Recently I acquired an SSD and decided to install Windows 8.1 and Ubuntu on it and use my HDD as Data Storage. However, I seem to have installed GRUB onto the HDD and not the SSD, which has not created any problems - both Windows and Ubuntu work just fine - but I would like to move GRUB to the SSD, so that if I need to replace my HDD (clicking...) I will not have to format everything and start over.

I ran bootinfoscript and the result said "Grub2 (v1.99) is installed in the MBR of /dev/sda". My HDD is dev/sda and my SSD is dev/sdb.

So how can I do that? I need to move it completely so that removing the HDD won't harm the installation.

Also, if you would like me to post anymore information just tell me what to do and I will post it.


You can install GRUB to your SSD using the command sudo grub-install /dev/sdb.

  • And what about the one in HDD? If I format the HDD will there be no problem with booting? – Kristóf Aug 4 '14 at 13:21
  • 1
    No problem as you have GRUB on the other drive that has been configured to look at your /boot partition for its boot information. Having GRUB installed on multiple drives is how software RAID works too - you can boot from any drive into the same system, useful for when a drive fails. – Jeff Sereno Aug 4 '14 at 13:31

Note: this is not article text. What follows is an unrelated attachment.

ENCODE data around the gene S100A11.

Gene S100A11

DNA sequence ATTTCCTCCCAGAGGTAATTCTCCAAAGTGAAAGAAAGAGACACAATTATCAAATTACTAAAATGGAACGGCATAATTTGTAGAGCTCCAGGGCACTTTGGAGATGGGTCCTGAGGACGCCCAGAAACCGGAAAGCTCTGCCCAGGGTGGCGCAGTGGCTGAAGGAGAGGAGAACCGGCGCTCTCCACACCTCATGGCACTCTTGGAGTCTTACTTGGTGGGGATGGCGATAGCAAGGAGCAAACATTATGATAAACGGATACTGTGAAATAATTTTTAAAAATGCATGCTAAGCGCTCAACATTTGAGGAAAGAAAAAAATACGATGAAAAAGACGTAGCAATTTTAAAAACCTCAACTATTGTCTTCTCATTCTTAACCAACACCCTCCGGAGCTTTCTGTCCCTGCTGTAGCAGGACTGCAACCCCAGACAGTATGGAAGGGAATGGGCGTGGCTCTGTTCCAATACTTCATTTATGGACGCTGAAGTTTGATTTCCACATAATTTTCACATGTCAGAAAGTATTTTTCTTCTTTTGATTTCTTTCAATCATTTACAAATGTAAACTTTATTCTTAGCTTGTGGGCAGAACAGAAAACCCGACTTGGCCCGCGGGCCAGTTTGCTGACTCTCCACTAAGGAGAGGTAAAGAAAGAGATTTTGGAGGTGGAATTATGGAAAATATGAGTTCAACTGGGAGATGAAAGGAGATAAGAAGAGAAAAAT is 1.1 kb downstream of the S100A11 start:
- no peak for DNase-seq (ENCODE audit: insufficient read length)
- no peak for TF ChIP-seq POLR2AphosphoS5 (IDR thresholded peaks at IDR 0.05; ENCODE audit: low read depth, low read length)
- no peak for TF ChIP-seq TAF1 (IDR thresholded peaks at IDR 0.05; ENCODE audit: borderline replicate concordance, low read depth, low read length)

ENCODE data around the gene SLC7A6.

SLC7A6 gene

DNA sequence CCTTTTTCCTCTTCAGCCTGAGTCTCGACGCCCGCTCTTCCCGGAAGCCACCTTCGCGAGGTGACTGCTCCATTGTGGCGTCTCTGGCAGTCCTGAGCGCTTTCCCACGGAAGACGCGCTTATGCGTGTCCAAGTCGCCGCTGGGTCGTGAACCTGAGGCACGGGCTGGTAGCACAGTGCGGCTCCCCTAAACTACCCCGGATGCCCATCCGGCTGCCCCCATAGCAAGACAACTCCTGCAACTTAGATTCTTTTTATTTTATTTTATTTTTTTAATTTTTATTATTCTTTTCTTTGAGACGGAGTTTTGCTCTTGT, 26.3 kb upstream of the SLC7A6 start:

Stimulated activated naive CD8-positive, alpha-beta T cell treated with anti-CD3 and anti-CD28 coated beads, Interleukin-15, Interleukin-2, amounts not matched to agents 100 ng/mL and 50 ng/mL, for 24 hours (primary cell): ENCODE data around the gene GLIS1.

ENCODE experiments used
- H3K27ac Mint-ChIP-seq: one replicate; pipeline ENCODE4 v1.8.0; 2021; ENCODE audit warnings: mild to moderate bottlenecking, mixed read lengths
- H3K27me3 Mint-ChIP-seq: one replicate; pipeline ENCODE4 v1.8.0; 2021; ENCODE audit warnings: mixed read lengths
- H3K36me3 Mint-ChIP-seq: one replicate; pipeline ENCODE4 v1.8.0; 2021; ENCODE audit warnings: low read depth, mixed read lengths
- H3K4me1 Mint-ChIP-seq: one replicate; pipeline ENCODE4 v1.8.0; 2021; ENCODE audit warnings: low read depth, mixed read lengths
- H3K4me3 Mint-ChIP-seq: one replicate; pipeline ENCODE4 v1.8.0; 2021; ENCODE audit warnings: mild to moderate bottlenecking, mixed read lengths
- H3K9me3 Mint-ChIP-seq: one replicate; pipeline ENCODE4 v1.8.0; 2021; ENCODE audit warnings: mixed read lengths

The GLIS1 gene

• 1
    Last question: I installed Windows first then Ubuntu second. Windows seems to have created a tiny partition on the HDD. Is that the Windows bootmanager and if I move grub then format the HDD will the deleted bootmanager create any problems? (And I just did that, it said Installing for i386-pc platform. Isn't that for 32-bit? Mine is 64-bit.) – Kristóf Aug 4 '14 at 13:35
  • The small 100MB partition is the "System Reserved" partition that Windows creates. It's not absolutely necessary for Windows to work, but if it's been created, you should leave it there. The i386 reference from GRUB is simply that it is installing for the Intel processor platform. It's not referring to whether or not it is 32-bit or 64-bit in this instance, it's just that unfortunately the moniker "i386" became associated with 32-bit when in reality it doesn't have much to do with "being 32-bit" at all. – Jeff Sereno Aug 6 '14 at 14:45

Your Answer

By clicking “Post Your Answer”, you agree to our terms of service, privacy policy and cookie policy

Not the answer you're looking for? Browse other questions tagged or ask your own question.